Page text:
Objective Many unmet rehabilitation needs of patients with stroke can be addressed effectively using technology. However, technological solutions have not yet been seamlessly incorporated into clinical care. The purpose of this pilot study was to examine how to bridge the gaps between the recovery process, technology, and clinical practice to impact stroke rehabilitation meaningfully. Design Semistructured interviews were performed using a grounded theory approach with purposive sampling of 17 diverse expert providers in acute care, inpatient, and outpatient stroke rehabilitation settings. Common themes were identified from qualitative analyses of the transcribed conversations to develop a guiding framework from the emerging concepts. Results Four core themes emerged that addressed major barriers in stroke rehabilitation and technology-assisted solutions to overcome these barriers: (1) accessibility to quality rehabilitation, (2) adaptability to patient differences, (3) accountability or compliance with rehabilitation, and (4) engagement with rehabilitation. Conclusions The results suggest a four-pronged framework, the A3E framework that stands for Accessibility, Adaptability, Accountability, and Engagement, to comprehensively address existing barriers in providing rehabilitation services. This framework can guide technology developers and clinicians in designing and deploying technology-assisted rehabilitation solutions for poststroke rehabilitation, particularly using telerehabilitation.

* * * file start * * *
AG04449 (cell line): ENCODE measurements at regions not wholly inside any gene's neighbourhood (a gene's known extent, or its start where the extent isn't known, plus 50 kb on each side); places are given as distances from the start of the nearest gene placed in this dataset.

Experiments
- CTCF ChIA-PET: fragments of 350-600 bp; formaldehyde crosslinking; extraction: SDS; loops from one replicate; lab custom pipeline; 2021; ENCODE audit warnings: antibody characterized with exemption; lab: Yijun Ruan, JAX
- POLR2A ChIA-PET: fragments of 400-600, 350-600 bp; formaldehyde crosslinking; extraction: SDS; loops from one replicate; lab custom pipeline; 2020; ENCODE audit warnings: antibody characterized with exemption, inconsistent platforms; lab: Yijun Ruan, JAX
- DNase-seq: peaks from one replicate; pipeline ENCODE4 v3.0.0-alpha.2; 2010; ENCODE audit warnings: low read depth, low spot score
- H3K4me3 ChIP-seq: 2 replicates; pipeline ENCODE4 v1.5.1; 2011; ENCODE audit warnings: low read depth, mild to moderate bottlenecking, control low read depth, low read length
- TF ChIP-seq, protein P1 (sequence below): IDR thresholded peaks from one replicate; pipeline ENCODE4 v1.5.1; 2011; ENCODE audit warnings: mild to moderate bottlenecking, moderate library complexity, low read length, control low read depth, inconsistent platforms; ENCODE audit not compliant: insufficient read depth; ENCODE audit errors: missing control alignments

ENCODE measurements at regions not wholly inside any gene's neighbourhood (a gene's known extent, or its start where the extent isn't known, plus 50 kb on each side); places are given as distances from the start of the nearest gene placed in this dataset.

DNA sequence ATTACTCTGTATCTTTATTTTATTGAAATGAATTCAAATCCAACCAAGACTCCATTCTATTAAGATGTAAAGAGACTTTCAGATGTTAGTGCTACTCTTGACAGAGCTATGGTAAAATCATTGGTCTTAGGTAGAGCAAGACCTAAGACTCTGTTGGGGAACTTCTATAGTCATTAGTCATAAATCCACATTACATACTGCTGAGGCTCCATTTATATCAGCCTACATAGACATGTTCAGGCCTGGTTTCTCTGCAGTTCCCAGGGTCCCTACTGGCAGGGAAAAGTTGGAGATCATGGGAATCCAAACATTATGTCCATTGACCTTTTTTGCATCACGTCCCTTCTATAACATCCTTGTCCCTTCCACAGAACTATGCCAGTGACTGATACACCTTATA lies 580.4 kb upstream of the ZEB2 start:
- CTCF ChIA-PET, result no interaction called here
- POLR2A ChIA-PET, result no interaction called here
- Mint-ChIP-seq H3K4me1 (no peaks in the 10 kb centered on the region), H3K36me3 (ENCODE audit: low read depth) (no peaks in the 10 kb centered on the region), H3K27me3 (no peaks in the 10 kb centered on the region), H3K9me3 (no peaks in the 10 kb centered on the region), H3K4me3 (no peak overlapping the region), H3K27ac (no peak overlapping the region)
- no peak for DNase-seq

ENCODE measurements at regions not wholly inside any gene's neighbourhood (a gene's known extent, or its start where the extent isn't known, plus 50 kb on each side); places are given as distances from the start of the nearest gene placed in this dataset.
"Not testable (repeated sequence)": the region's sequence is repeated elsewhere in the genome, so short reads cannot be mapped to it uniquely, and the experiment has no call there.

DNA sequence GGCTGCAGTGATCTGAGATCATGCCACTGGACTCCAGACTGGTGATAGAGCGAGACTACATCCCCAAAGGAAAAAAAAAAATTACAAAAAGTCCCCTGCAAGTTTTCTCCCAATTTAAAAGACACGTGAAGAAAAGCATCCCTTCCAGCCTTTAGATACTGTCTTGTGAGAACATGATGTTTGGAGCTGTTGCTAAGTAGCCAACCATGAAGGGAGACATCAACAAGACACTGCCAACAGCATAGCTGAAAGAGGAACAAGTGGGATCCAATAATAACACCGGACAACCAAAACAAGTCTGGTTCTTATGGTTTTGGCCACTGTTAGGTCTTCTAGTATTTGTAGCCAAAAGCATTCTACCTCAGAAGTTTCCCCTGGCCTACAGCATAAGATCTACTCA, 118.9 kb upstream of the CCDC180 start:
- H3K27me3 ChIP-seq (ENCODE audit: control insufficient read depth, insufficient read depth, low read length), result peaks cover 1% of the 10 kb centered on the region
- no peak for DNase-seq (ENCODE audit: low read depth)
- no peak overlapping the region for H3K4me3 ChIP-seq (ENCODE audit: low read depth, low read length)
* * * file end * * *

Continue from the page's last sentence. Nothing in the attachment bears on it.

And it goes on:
|Original language||English (US)|
|Number of pages||6|
|Journal||American Journal of Physical Medicine and Rehabilitation|
|State||Published - 2021|
- Qualitative Research
ASJC Scopus subject areas
- Physical Therapy, Sports Therapy and Rehabilitation